Lithography from Leningrad: Eric Estorick's Adventure in Soviet Art

20 Nov 2019 – 22 Dec 2019

Regular hours

11:00 – 18:00
11:00 – 20:00
11:00 – 18:00
11:00 – 18:00
12:00 – 17:00

Cost of entry

£7.50, Concessions £5.50
National Art Pass £3.75
Free to under 18s and full time students with valid NUS ID card.
Admission to café and shop free.

Senior Citizens
Registered Disabled
Job Seekers
Museum Association Cardholders
London Culture Cardholders
Art Historians Association Cardholders
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Estorick Collection of Modern Italian Art

London, United Kingdom

Travel Information

  • Highbury & Islington
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In 1961, Eric Estorick’s Grosvenor Gallery mounted a show titled Lithographs by 27 Soviet Artists. For the first time after the Revolution, Western viewers were able to acquire contemporary art from the USSR. This display presents the work of a number of artists included in this landmark exhibition.


Special Display | Gallery 4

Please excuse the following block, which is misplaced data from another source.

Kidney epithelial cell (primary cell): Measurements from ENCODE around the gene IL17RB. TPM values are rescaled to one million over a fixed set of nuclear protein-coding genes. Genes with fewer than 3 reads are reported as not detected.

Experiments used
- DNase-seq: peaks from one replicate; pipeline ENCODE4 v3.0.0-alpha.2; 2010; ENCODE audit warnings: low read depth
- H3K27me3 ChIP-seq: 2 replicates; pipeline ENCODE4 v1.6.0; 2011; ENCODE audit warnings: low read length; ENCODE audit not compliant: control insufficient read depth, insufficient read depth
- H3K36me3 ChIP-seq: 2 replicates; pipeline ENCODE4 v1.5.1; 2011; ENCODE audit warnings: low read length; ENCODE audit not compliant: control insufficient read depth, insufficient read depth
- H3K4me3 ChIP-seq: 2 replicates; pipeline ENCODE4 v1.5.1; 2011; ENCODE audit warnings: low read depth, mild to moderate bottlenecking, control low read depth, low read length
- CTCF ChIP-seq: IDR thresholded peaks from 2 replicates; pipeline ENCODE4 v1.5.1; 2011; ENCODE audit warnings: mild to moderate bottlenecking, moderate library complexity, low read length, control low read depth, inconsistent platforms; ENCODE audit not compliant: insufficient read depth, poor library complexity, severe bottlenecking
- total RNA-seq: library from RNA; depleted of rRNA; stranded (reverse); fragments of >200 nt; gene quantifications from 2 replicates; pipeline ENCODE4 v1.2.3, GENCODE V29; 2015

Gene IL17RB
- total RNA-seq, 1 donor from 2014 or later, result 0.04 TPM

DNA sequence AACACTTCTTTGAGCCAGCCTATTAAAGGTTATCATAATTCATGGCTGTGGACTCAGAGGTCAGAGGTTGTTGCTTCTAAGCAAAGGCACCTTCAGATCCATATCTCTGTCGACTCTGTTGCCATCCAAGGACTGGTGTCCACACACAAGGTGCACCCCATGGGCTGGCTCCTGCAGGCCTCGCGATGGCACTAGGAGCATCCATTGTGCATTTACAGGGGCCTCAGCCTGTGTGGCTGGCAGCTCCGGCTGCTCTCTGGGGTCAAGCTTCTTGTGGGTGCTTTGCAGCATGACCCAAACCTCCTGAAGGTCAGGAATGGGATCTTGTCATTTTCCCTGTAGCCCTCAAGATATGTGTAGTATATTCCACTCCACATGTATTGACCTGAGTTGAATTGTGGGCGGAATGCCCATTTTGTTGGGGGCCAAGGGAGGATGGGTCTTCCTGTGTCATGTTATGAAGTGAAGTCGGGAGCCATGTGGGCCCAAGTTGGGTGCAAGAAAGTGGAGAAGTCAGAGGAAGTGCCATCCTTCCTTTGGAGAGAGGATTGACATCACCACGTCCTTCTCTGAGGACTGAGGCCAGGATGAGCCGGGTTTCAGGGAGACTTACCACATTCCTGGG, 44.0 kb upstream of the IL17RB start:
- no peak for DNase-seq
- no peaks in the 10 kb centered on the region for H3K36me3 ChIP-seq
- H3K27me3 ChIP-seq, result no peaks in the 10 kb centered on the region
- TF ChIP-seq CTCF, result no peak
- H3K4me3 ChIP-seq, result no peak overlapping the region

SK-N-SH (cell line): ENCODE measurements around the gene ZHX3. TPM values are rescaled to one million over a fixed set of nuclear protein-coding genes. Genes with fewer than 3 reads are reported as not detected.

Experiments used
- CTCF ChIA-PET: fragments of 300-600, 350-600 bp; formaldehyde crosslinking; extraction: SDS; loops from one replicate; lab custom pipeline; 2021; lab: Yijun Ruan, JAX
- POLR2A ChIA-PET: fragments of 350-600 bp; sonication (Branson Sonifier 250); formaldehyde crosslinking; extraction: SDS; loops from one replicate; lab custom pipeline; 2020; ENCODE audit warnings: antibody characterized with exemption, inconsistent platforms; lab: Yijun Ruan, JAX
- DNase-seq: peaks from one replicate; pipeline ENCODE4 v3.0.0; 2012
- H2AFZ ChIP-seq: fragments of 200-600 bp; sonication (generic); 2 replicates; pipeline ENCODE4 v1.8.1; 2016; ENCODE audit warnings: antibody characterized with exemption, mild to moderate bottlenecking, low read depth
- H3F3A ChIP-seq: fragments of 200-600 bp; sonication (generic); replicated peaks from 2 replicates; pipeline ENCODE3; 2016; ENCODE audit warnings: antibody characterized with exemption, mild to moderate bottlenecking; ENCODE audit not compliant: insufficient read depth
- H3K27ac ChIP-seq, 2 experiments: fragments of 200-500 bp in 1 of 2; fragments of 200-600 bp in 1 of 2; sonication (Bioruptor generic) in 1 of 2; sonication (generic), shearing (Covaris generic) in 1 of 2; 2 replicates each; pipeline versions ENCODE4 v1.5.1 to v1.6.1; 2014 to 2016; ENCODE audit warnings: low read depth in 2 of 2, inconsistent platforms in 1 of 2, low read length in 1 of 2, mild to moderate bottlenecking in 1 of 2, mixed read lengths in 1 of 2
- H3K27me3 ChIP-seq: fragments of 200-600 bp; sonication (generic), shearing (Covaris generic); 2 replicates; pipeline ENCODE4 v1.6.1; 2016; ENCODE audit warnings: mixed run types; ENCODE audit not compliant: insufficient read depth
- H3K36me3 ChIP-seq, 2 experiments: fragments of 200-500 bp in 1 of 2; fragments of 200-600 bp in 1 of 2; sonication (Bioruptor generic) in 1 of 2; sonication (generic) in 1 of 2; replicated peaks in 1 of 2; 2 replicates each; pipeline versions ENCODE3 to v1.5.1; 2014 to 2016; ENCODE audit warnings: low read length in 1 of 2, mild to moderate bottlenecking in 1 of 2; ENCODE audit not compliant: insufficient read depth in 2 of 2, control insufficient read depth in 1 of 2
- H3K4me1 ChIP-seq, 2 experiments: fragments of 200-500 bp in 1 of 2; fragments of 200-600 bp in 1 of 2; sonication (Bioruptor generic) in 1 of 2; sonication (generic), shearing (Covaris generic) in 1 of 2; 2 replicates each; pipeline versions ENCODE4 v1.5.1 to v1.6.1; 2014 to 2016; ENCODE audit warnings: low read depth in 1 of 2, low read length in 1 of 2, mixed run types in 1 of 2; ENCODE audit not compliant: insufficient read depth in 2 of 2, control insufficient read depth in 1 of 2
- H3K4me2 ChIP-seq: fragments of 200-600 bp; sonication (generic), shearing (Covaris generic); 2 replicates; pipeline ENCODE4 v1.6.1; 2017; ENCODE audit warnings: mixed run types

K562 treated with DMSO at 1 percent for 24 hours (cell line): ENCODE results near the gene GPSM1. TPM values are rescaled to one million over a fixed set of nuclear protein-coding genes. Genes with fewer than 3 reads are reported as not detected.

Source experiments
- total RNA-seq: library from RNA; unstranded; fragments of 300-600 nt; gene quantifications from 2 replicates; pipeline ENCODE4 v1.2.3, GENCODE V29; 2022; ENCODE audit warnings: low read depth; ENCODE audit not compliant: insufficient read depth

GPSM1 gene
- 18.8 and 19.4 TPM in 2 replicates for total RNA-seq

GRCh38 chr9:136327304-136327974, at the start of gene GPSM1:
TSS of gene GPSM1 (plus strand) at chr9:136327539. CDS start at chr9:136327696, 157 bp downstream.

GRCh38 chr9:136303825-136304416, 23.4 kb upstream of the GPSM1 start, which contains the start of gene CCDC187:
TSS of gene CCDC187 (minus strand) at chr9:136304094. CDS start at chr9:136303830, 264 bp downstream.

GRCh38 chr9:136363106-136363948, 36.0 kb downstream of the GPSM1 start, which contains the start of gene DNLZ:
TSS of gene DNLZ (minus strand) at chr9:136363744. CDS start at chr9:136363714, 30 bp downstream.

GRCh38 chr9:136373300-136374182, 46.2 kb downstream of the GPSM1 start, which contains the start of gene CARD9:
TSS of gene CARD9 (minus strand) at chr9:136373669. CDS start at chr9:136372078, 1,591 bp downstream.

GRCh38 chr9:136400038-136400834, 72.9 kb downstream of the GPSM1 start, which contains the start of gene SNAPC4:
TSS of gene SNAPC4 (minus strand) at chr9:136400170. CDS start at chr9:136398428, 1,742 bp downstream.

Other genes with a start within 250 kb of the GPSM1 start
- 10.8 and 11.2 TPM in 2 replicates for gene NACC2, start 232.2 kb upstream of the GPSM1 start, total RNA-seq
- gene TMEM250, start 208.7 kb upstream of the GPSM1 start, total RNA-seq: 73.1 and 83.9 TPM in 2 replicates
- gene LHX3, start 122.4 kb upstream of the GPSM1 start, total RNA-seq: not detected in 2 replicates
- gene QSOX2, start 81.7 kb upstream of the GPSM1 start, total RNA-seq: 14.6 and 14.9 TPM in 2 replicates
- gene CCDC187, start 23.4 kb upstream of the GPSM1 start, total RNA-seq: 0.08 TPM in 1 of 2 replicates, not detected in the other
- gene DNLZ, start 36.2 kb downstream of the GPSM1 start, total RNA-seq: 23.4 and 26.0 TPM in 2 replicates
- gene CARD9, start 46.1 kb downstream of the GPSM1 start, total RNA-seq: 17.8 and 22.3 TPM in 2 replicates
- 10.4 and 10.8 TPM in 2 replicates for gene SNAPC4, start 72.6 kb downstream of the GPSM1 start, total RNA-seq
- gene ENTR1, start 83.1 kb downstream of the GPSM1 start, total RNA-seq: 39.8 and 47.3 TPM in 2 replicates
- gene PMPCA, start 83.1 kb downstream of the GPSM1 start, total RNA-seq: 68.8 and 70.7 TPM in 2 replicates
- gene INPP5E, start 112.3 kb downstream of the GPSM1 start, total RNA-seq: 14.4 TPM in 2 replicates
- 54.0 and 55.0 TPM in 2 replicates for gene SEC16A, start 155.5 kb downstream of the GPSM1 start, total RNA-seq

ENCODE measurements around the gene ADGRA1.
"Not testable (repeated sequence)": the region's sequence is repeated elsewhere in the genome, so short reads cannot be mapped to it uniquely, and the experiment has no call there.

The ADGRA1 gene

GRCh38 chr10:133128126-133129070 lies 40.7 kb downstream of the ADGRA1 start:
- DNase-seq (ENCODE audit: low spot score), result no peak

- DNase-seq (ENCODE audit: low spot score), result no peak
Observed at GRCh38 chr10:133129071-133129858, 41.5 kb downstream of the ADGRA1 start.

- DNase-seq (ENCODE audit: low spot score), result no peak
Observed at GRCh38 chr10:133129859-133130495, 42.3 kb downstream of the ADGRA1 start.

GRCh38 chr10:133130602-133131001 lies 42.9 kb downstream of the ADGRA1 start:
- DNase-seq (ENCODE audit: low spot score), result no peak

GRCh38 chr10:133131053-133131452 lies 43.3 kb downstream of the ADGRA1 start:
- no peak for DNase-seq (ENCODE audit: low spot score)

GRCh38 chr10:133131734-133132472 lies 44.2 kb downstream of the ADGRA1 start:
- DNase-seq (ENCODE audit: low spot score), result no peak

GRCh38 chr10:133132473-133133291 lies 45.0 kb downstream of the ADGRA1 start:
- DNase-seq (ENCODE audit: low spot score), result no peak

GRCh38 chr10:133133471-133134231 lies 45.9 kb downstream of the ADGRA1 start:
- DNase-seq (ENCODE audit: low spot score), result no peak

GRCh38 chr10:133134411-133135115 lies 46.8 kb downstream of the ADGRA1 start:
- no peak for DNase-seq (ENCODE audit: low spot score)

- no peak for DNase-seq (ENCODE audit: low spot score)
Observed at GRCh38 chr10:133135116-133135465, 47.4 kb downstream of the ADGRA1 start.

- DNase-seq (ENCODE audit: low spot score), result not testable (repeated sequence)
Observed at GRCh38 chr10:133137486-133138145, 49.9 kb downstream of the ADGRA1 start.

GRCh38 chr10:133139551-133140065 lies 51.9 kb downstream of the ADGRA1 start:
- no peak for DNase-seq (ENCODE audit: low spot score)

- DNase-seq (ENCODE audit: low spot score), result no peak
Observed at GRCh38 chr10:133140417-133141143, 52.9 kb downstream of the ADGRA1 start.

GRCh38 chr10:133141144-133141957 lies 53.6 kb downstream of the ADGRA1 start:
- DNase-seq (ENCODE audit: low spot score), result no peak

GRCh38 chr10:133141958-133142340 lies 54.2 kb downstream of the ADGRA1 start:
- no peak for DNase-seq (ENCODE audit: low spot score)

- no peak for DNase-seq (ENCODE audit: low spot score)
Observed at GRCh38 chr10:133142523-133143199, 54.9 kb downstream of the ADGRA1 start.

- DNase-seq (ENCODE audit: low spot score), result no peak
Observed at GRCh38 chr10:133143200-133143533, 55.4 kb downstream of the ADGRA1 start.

During the early 1960s, when Eric Estorick (1913-1993) was running London’s Grosvenor Gallery, he developed a strong interest in Soviet art alongside his passion for modern Italian painting. In 1961 he mounted a landmark exhibition of Soviet prints – the inspiration for this special display – which features graphic works by 15 of the artists from the original show: Brodsky, Ermolaev, Izrailevich, Kaplan, Kuks, Lanin, Latash, Maslennikova, Matyukh, Nemenova, Skulyari, Steinberg, Vasnetsov, Vedernikov and Yakobson. This will be the first time since 1961 that these artists have been exhibited together in the United Kingdom. Estorick had visited Leningrad’s Experimental Graphics Laboratory in 1960, and was so impressed that he bought several hundred works on the spot. For a number of years his gallery hosted a stream of exhibitions featuring work by artists from the Soviet Union and, for the first time since the Russian Revolution, Westerners were able to see and acquire contemporary art from the USSR. Titled Lithographs by 27 Soviet Artists, the 1961 exhibition created quite a stir in London. In contrast to prevailing stereotypes about Socialist Realism, garnered at government-sponsored shows, these lithographs expressed an unexpected vitality, modernity and humanity. Following Estorick’s London show, other private collectors and museums began to acquire works by these artists. Coinciding as it did with a resurgence of cultural ties between the Soviet Union and the West, Eric Estorick’s adventure in Soviet art proved to be a historical milestone.

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